The House of Commons yesterday considered the Defamation Bill and rejected the Lords amendment limit the ability of corporations to sue for libel. Lords Amendment No.2 was entitled “Non-natural persons” and provided that companies could only sue for libel if they could “show that the publication of the words or matters complained of has caused, or is likely to cause, substantial financial loss to the claimant”. After a short debate the House approved a Government motion to disagree with Amendment No.2 by 298 votes to 230.
However, in the course of her speech, the Justice Minister Helen Grant said that she was “aware of the strength of feeling that exists on this matter and on whether the Bill should contain a provision requiring non-natural persons trading for profit to show substantial financial loss”. She confirmed that the Government was
“prepared to consider actively that aspect of the Lords amendment further, and we will listen carefully to the views expressed in both Houses“.
The vote was condemned by Libel Reform campaigners and described by the Guardian under the rather misleading headline “Key libel reform thwarted as Conservatives block defamation bill”
As we pointed out in a post on Sunday, the version of the “Non-natural persons” clause inserted by the House of Lords did not entirely reflect the recommendation of the Joint Committee on the Defamation Bill in that it did not extend the “non-profit” exemption to all companies but only to “other non-natural persons”.
The Commons agreed to remove the House of Lords “Puttnam amendments” without a vote and approved the remaining Amendments, 3 to14. In relation to the amendment to the defence of “Publication in the Public Interest” – which substituted a test of “reasonably belief” in public interest for the previous version “acting responsibly”. As suggested in our earlier post, the Minister did make a “Pepper v Hart” statement about this clause, saying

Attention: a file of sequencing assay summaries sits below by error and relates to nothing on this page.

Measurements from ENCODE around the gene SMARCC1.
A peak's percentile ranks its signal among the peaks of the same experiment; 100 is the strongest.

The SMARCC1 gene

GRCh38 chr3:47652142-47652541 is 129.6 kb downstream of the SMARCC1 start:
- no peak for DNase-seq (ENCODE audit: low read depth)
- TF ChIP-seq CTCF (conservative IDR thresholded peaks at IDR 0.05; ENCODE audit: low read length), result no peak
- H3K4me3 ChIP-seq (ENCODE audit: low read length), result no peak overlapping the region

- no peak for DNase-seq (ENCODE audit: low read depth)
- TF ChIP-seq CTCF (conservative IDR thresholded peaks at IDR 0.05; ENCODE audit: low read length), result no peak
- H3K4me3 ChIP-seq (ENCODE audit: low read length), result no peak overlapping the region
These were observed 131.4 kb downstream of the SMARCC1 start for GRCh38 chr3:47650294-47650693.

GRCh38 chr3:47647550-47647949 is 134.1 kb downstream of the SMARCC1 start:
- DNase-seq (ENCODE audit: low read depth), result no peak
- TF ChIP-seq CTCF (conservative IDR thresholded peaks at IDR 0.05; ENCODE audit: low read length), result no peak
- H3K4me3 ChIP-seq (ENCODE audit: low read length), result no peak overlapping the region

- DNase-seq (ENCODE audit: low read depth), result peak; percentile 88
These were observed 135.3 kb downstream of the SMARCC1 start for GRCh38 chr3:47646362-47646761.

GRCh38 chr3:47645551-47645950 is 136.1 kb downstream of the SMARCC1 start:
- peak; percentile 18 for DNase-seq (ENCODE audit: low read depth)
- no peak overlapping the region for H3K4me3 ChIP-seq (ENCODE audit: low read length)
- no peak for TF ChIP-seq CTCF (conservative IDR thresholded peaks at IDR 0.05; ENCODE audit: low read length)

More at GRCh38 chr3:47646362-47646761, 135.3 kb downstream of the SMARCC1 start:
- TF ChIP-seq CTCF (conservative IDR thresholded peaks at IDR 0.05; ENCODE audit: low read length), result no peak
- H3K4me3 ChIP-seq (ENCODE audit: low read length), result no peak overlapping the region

“My hon. Friend the Member for Worthing West (Sir Peter Bottomley) has tabled an amendment proposing that the test should be whether the defendant had reasonably decided that publication was in the public interest. That point was debated in the other place, and I believe that the concern underlying his amendment might be that the current wording, “reasonably believed”, could make the test too subjective and result in arguments about the defendant’s motive. I can give him a clear reassurance that we do not consider these amendments to be justified. The defendant’s belief and his motive are not the same thing.
The courts have made it clear in cases such as Flood that considerations about motive are usually irrelevant, so it is highly unlikely that they would entertain them if any such arguments were to arise. We are satisfied that our wording accurately captures the essence of the Flood judgment. In addition, the emphasis that the Government have placed—in debates, and which I reiterate today—on our intention to reflect Flood will leave the courts in no doubt that that is the case”. (emphasis added)
The Bill will now return to the House of Lords under the “ping pong” procedure.